Without a doubt, the mass shooting in Las Vegas will start a new round in the American debate about guns. I teach journalists how to cover guns and gun issues, and as I listen to the video of the shooting I am stunned by the rapid fire and the number of rounds before each reload. By Tuesday afternoon, authorities revealed that the shooter had fitted at least 12 of his weapons with a "bump stock" which is a legal attachment that gun owners can add to an AR-15 rifle to simulate the rapid fire of a fully automatic weapon.
The bump stock absorbs the recoil of the firing rifle while the shooter keeps a finger on the trigger. The semi-automatic weapon rapidly fires over and over until the shooter lets off the trigger or the weapon runs out of ammo.
Some experts also pointed to the possibility that the Vegas shooter might have used a "gat crank" which is actually a crank that can be attached to the trigger of a semi-automatic rifle and the shooter can crank off rounds very rapidly. But as photos emerged of some of the weapons in the hotel room, none was fitted with a gat crank.
Full-auto and semi-auto
The bump stock, in the hands of an experienced shooter, can turn a legal semi-automatic rifle into a weapon that is capable of firing at a rate of hundreds of rounds per minute, comparable to the rapid rate you would normally associate with a machine gun.
A machine gun is fully automatic. That means with one pull of the trigger, the weapon keeps firing until it runs out of ammo or the shooter releases the trigger.
A semi-automatic weapon requires a shooter to pull the trigger for each round.
These are images of fully automatic machine guns:
While the smaller models like the MAC-10 or Uzi fire lots of rounds, they are not accurate at long distances. A military style M16 certainly is accurate, however. And 50-caliber machine guns could be accurate to more than 1,000 yards, maybe more if the shooter is skilled.
It is possible to own a legally licensed and registered machine gun. Although federal law prohibits the possession of newly manufactured machine guns, the law does allow the "transfer of machine guns lawfully owned prior to May 19, 1986, if the transfer is approved by Bureau of Alcohol, Tobacco, Firearms & Explosives (ATF)." There are nearly a half million registered machine guns in the United States according to the ATF's registry. Here is the ATF's list of weapons that are covered in The National Firearms Act which prohibits and regulates some weapons.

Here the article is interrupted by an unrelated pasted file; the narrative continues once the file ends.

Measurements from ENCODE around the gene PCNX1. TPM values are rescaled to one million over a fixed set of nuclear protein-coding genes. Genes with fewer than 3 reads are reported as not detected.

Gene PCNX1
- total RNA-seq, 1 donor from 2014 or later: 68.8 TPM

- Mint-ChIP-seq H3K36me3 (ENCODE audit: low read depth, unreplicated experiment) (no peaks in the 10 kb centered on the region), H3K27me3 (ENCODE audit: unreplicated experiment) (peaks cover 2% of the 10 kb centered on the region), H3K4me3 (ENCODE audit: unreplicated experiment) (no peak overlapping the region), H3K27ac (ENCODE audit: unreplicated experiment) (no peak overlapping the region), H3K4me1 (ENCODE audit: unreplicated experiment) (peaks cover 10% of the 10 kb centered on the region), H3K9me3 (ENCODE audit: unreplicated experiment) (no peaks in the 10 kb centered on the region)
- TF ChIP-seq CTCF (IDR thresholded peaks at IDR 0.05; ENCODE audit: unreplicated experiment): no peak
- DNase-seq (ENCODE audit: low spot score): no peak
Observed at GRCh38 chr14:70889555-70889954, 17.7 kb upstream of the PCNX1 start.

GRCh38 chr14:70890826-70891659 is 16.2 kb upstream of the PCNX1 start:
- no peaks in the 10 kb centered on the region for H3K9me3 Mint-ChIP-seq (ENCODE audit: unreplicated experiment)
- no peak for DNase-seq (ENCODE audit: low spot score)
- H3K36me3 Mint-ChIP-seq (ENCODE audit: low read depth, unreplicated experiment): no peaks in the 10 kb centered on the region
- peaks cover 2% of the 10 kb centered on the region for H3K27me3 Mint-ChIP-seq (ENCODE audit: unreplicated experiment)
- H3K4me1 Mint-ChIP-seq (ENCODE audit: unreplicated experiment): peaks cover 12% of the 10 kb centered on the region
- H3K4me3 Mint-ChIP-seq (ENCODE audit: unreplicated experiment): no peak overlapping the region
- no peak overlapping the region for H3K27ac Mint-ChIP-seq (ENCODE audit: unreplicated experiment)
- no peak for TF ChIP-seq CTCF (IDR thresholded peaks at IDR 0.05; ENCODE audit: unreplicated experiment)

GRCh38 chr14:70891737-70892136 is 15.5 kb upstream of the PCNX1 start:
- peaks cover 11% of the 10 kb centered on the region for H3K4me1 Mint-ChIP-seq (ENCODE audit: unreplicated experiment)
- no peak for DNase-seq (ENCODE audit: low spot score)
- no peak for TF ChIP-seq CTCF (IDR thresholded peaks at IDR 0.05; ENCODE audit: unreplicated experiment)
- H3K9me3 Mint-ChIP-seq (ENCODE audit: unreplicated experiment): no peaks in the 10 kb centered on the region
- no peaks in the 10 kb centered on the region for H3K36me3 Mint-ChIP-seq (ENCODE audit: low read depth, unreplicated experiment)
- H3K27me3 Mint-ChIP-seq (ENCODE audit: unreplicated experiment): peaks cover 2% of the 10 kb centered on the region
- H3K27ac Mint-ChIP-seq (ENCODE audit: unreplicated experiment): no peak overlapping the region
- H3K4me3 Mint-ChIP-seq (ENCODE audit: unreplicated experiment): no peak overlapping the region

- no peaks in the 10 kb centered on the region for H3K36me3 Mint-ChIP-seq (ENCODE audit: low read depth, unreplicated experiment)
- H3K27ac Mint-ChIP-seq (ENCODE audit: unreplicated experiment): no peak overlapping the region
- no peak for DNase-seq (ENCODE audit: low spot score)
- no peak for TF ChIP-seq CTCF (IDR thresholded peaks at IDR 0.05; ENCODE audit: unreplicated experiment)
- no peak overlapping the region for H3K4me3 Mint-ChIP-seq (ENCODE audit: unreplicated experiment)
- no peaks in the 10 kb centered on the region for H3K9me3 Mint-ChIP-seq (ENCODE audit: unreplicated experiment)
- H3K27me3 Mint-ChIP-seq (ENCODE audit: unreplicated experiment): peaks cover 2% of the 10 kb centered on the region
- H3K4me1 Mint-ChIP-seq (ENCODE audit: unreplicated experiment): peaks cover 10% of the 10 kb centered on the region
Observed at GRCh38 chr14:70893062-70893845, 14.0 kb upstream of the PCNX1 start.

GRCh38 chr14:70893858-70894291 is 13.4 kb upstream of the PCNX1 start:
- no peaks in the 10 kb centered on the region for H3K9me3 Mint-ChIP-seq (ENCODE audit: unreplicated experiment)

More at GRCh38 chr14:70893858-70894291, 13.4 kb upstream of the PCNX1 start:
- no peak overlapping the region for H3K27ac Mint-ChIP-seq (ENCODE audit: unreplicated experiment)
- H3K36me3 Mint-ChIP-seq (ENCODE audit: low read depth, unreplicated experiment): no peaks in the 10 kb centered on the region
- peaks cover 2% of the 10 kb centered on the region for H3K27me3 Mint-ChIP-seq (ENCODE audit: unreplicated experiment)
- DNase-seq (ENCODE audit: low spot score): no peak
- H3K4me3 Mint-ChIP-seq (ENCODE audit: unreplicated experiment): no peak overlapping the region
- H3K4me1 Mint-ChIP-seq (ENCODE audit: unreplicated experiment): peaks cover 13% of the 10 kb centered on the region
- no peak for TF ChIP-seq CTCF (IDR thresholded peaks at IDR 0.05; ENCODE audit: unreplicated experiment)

Semi-automatic weapons could include a rifle, a shotgun or a pistol. When one round is fired, the weapon ejects the spent round and injects another round into the chamber. Police often carry semi-automatic pistols. Hunters commonly use semi-automatic rifles and shotguns.
Journalists often mistake the AR-15 semi-automatic rifle, sometimes referred to as an assault weapon, for an automatic weapon. It is a civilian and semi-automatic version of the fully auto M16. The AR-15 is also highly accurate at a long distance.
Clips and magazines
One mistake I have repeatedly heard in the Vegas coverage is the interchangeable use of the worlds "clips" and "magazines." Both can be used in rapid-fire weapons, but clips are generally associated with much older weapons. Magazines are far more likely to be used to load multiple rounds in a weapon.
Gun opponents have lobbied for decades to make "high capacity" magazines illegal. Generally, they are talking about magazines that load more than 10 rounds. An experienced shooter can easily reload with a fresh magazine in a few seconds. (When I first posted this article I said high-capacity magazines were more than 8 rounds. Expert readers rightly pointed out that the new California law speaks to more than 10 rounds. )
Nevada is among the most gun-friendly states. Big gun shows often gather there as a result. Nevada does not require a gun license or permit. There is no limit to how many weapons a person may own, and the state does issue concealed carry permits. Gun owners may carry unloaded weapons in public without any permits.
I heard one “expert” tell a cable news anchor that the police will begin tracking the history of the weapons that authorities found in that hotel room.
He made it sound like it would be as easy as tracking a car license. It isn’t. There is no national gun database. That is by design. What there is is a huge warehouse complex full of paper records. As Business Insider explained, it is easier to track a bag of infected lettuce than it is to track a gun in America.
Congress set up the toothless lion known as the Federal Firearms License System that applies to retail gun sellers but not to private sellers. And the retailers hold on to the sales records, not send them to a central database.
After every mass shooting in America, there is a tide of interest in new gun laws. But President Trump has repeatedly said he has no interest in stronger gun laws, and he got the backing of the National Rifle Association.
In April, he said America's "eight-year assault on gun rights is over." Trump said he would "save" the Second Amendment.
The Second Amendment is part of the United States Constitution adopted in 1791 that protects the rights of the people to keep and bear arms. Over the centuries, the Supreme Court has ruled that it is a fundamental right but like all rights there can be reasonable restrictions, just as there are restrictions on First Amendment rights.
The debate and the fight to come will be, as it usually is, what is "reasonable."